The bottom line is that at any one time period there are movies that over-use the current technology of the day, that sacrifice good storytelling for cheap tricks, eye and ear candy. Older films are somewhat pre-filtered, as the good ones stand the test of the time, and the bad ones get left behind. With contemporary films, you have to be your own judge... go out and read reviews, make your own call about what films to watch. Yes, it's harder to find a good contemporary movie because they haven't been pre-viewed for your liking.

          That said, some time periods haven't been all that great for films... at least certain genres of film. The 80s and early-90s were not very kind to the silver screen. However, the late 90s to present has arguably seen more creativity within cinema than any time since the 1920s. I can't be sure until we look back on it, but compared to the early 90s, it feels like we're currently living in a golden age... but I could be wrong.
          • Point taken although that's not even close to what I was saying. I never said movies were a dead art form, in fact I said I enjoyed a number of recent films. The person I was replying to indicated that movies have improved over the last 50 years, so I thought that perhaps he hasn't seen many of the classics with which to compare to the soon-to-be classics of today. I mean it's just story telling, one story isn't inherently better than another.

            Your post is, if anything, agreeing with what I'm saying. Things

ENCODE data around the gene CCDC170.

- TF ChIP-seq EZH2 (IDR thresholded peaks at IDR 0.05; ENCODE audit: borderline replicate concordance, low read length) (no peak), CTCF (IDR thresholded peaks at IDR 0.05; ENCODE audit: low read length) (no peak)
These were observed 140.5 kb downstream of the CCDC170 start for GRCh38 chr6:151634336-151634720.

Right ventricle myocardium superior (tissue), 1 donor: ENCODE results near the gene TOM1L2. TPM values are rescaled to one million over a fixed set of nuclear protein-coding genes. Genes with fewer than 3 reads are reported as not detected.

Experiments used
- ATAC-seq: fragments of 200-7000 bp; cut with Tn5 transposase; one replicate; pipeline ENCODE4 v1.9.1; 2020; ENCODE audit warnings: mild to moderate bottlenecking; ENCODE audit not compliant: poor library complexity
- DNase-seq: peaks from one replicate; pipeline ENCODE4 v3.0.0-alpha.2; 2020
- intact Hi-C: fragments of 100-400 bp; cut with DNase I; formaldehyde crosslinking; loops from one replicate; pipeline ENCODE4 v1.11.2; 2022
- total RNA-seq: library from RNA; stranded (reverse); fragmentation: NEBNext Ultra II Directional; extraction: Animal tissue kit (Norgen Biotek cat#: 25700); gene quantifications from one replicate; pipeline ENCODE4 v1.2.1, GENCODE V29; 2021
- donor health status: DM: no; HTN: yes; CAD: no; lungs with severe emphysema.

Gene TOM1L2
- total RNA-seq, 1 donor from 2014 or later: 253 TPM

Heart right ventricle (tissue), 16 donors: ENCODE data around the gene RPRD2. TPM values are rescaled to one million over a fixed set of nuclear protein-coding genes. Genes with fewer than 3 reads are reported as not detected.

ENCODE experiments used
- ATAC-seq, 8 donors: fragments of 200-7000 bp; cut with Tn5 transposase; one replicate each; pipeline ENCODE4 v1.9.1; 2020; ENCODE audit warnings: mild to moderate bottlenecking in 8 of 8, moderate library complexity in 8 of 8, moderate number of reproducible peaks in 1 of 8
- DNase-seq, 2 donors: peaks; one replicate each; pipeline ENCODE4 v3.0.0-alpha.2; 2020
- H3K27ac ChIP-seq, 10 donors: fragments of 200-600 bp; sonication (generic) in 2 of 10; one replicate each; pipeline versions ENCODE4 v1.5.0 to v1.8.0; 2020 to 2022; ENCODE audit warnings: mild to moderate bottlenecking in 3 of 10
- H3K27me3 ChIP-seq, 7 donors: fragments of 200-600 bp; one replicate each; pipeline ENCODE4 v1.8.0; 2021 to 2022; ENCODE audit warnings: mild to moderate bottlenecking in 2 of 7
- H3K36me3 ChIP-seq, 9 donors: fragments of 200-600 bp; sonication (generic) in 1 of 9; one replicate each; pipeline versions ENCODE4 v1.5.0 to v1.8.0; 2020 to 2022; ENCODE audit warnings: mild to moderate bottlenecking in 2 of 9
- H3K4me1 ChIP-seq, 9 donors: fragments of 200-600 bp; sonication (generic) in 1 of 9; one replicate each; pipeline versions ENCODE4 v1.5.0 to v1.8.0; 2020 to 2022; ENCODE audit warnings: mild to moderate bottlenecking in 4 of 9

• Re: (Score:3, Insightful)

      by Jerry Coffin (824726)

      Not knocking this, I promise, just a discussion point: aren't games inadvertently changing things as it is?

      Of course they are -- in fact, it's unavoidable. Anything anybody does causes at least some change, and games are no exception to that.

      This has two differences: 1) that you've written the game with some specific change(s) in mind, and 2) that the changes you had in mind fit the organizers' idea of social consciousness.

      Even if, for example, GTA IV was written with the specific idea of changing

  • i guess i don't get it, and i certainly don't understand what any of it has to with video games.

    I think I'll let others do the activism and I'll stick to playing games...
    • Re: (Score:3, Interesting)

      by Sigma 7 (266129)

      i guess i don't get it, and i certainly don't understand what any of it has to with video games.

      Activism is a method of trying to promote coverage of a certain issue as well as an attempt to get people to support said issue. The simplest form of activism involves making a forum posting on Slashdot to advertise Ron Paul (a.k.a. preaching to the choir), or dropping leaflets on a bus or in a park (a.k.a. buckshotting), and can be as complex as creating a significant grassroots campaign (such as to remove the game "Primal Rage" from Target or other retail stores.)

      In this case, video games are being crea

  • I heard there's this game about protecting your 2nd ammendment rights
  • The first three pictures on that page all look like potential child molesters. Am I the only one who thinks that's a little ironic?